Review of Knock Knock: My Dad’s Dream for Me

knock knock Review of Knock Knock: My Dad’s Dream for MeKnock Knock: My Dad’s Dream for Me
by Daniel Beaty; illus. by Bryan Collier
Preschool, Primary     Little, Brown     40 pp.
12/13     978-0-316-20917-5     $18.00

Each morning, a little boy looks forward to playing the knock-knock game with his father. The boy pretends to be asleep until his dad approaches. “Then I get up and jump into his arms.” One day, though, and for every day after, the boy’s father fails to appear. The appended author’s note explains that Beaty’s own father was incarcerated. In the book, though, the absence is not explained, which makes it a more universal story of loss. A letter from his father helps shore the boy up. The poignant words “as long as you become your best, the best of me still lives in you” let him know his father loves him, even though he is absent. The text, powerful and spare, is well supported by Collier’s watercolor and collage art, which is filled with repeating motifs: elephants for memory, a paper airplane careening, the father’s hat, rainbows and balloons, children’s eager faces, even the Duke Ellington Memorial to signify the little boy’s dream. Though the boy is bereft of a father, he is cared for and loved. His room is filled with toys and books. His mother and, later on, his wife are there to support him and help him move forward. There is a lot going on here, but there is a lot going on in the mind of any child who has been denied a parent, for whatever reason. In this book they will find comfort and inspiration.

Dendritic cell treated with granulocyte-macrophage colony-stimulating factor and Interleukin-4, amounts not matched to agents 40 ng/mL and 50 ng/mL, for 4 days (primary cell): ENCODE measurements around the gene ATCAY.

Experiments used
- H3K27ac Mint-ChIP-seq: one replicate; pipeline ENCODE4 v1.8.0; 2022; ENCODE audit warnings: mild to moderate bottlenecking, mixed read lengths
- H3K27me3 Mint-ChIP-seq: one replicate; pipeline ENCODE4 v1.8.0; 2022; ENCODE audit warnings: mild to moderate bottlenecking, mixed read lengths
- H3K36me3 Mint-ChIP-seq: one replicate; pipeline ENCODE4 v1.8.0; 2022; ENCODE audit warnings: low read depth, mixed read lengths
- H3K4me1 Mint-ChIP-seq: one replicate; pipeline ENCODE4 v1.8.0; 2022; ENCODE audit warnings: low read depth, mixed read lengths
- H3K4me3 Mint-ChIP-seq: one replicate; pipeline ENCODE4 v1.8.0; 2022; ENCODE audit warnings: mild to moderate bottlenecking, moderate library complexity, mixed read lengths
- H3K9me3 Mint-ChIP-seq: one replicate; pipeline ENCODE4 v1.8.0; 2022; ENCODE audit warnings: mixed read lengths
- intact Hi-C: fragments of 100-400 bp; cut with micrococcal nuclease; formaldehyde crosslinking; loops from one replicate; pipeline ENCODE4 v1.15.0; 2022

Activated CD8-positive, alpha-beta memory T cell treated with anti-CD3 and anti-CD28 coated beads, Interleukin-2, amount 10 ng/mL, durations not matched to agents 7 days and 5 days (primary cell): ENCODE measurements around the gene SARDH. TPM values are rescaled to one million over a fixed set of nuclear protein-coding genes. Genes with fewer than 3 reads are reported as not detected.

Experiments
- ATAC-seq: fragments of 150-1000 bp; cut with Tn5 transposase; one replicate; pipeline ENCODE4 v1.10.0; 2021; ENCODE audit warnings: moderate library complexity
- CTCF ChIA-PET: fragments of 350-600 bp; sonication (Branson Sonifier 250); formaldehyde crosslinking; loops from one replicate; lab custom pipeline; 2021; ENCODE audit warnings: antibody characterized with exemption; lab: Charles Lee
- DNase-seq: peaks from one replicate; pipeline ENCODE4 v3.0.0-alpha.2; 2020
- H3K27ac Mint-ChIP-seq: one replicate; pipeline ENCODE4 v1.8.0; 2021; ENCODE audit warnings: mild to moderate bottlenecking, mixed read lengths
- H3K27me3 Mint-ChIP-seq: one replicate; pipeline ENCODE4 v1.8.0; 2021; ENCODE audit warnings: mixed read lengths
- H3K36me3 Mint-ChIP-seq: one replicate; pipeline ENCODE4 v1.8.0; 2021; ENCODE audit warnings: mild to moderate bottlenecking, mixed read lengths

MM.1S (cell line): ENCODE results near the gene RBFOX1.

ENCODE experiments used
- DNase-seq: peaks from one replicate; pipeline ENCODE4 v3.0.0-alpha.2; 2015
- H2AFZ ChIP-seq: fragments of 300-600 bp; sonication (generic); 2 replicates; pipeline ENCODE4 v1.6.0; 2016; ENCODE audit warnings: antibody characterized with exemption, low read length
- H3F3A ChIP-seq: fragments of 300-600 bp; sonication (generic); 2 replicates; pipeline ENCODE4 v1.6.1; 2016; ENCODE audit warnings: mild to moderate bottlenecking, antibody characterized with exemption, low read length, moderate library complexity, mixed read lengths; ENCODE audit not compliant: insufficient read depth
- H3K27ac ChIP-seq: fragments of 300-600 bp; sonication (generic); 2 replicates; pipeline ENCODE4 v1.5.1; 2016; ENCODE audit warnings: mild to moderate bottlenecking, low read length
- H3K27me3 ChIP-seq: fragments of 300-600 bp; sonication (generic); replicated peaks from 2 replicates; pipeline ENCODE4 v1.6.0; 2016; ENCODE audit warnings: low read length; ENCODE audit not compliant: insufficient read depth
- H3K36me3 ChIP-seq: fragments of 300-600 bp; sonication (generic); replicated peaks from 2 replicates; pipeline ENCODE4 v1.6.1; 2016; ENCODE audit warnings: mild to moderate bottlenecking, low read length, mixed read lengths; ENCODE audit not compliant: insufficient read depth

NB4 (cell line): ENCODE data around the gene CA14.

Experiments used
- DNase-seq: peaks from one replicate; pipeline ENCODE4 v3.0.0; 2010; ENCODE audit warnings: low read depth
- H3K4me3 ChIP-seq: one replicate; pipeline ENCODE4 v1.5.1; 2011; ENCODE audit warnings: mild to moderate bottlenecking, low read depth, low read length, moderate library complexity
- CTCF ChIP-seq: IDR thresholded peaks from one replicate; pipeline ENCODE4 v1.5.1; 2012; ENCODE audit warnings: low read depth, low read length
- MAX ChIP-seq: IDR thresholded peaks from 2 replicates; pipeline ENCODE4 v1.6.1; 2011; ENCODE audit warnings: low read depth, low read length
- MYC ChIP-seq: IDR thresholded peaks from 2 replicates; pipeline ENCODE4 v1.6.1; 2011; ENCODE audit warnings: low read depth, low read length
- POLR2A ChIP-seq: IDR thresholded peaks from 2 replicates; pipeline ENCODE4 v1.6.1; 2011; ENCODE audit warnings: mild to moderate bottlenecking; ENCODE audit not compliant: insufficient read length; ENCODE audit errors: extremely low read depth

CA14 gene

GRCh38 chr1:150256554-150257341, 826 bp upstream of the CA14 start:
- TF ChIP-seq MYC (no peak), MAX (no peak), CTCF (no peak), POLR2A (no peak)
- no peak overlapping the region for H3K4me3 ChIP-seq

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Robin Smith About Robin Smith

Robin Smith is a second-grade teacher at the Ensworth School in Nashville, Tennessee. She is a reviewer for Kirkus and The Horn Book Magazine and has served on multiple award committees.

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